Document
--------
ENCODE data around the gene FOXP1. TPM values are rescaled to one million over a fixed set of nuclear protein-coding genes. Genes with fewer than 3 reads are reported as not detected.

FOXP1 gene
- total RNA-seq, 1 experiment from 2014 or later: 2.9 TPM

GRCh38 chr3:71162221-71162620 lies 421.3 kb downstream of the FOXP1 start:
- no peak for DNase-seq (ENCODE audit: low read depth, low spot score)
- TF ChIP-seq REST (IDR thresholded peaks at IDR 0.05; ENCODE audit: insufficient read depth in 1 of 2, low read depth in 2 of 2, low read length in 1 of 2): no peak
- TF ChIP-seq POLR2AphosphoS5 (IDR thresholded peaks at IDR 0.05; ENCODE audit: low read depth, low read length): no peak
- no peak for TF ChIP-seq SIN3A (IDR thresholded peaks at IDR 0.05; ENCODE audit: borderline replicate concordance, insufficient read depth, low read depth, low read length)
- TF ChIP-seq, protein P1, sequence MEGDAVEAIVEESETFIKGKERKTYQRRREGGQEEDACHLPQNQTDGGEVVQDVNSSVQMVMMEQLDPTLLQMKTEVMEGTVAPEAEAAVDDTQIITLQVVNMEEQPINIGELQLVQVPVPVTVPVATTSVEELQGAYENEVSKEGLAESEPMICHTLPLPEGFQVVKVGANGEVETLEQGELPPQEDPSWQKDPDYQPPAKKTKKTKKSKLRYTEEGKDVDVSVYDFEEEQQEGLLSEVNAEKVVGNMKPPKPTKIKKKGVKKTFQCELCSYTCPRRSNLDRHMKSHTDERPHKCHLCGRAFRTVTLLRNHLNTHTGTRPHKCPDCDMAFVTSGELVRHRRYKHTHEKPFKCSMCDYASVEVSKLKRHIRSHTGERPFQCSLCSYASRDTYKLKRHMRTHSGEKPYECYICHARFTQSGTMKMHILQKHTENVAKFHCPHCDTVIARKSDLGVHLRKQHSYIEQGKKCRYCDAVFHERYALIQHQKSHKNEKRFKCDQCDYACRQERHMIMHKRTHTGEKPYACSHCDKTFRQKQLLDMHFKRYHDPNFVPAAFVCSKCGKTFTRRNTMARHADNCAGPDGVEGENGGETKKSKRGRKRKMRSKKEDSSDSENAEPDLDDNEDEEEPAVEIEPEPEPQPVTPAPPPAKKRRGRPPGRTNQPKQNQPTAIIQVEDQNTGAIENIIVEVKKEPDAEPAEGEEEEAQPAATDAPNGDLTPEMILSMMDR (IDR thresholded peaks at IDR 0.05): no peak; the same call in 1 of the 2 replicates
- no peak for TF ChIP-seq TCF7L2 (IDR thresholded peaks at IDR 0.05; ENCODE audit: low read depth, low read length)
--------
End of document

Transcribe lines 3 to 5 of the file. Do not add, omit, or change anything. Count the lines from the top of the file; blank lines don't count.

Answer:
- total RNA-seq, 1 experiment from 2014 or later: 2.9 TPM

GRCh38 chr3:71162221-71162620 lies 421.3 kb downstream of the FOXP1 start:
- no peak for DNase-seq (ENCODE audit: low read depth, low spot score)